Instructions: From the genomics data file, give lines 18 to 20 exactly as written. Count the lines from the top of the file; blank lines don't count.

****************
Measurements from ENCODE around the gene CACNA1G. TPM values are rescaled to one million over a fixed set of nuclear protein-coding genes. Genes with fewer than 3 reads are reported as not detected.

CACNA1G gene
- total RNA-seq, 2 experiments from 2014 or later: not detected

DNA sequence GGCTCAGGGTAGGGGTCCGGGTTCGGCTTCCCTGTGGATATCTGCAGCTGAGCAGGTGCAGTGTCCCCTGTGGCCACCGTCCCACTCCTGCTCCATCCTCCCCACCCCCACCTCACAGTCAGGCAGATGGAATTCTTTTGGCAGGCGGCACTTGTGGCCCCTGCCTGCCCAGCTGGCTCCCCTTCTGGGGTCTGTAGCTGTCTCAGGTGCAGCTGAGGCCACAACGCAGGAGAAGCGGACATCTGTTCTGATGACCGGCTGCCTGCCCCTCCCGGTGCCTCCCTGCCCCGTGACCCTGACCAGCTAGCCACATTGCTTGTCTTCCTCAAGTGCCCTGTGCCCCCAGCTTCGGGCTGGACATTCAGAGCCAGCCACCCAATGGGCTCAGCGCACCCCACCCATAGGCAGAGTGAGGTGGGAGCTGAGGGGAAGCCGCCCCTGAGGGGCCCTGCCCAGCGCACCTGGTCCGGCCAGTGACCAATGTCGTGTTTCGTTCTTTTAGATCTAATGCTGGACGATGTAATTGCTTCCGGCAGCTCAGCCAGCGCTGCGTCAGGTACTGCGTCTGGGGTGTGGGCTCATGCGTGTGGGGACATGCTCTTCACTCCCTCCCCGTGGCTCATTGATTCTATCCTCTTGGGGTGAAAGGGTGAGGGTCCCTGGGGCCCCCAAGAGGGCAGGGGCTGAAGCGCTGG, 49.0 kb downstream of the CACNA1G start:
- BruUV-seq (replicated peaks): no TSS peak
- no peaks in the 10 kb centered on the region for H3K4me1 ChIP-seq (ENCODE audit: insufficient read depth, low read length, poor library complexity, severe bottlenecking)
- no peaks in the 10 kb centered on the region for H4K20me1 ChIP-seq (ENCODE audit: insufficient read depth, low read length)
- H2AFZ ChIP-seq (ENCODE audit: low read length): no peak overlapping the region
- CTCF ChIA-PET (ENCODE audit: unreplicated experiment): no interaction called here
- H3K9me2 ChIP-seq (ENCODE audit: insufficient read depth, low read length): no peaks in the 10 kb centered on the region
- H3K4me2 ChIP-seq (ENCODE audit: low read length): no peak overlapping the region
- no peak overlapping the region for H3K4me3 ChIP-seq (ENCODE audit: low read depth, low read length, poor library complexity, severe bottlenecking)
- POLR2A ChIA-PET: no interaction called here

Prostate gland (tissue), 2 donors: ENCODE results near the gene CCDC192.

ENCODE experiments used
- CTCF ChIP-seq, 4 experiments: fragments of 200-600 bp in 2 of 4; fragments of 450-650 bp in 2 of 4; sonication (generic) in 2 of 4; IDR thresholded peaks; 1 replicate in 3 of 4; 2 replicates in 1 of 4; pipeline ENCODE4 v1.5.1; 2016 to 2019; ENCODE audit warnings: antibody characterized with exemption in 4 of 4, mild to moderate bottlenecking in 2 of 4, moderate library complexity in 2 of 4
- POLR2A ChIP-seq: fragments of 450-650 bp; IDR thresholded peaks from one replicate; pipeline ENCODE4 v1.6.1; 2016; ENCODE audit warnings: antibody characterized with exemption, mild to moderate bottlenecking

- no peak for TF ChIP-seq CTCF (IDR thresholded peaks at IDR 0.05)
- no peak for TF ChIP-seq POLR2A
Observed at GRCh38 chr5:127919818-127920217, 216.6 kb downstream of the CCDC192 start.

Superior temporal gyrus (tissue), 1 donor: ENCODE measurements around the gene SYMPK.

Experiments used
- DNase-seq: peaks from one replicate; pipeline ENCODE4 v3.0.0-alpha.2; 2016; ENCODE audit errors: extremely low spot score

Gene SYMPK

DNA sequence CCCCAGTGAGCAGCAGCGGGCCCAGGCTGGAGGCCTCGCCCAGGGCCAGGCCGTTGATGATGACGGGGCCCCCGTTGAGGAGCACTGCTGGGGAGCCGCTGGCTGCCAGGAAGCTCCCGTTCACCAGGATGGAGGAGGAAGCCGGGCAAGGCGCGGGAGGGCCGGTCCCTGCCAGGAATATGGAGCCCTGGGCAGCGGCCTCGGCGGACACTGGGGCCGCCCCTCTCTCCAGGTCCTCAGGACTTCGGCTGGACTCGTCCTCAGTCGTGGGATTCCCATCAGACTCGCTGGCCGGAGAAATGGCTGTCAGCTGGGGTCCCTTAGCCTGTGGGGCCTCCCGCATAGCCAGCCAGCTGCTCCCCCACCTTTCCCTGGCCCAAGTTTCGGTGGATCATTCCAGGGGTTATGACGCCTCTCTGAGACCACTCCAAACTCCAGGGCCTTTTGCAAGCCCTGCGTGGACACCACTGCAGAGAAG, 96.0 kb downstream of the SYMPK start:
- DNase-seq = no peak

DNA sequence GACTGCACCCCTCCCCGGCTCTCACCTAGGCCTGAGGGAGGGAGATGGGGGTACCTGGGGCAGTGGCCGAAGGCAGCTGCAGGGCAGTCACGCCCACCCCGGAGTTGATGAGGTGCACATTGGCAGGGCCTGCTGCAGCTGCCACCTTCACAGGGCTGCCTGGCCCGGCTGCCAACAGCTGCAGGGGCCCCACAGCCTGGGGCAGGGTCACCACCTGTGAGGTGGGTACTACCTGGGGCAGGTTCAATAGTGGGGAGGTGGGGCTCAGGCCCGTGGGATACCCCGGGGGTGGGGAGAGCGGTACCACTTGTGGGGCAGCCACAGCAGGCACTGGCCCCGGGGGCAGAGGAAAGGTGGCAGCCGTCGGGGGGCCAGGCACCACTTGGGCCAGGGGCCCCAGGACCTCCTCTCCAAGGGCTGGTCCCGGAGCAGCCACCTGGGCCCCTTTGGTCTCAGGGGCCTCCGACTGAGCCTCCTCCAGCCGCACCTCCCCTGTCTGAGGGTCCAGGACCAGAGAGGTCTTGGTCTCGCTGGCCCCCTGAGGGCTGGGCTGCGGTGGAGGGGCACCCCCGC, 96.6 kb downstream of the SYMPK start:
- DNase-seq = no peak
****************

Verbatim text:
- no peak for TF ChIP-seq CTCF (IDR thresholded peaks at IDR 0.05)
- no peak for TF ChIP-seq POLR2A
Observed at GRCh38 chr5:127919818-127920217, 216.6 kb downstream of the CCDC192 start.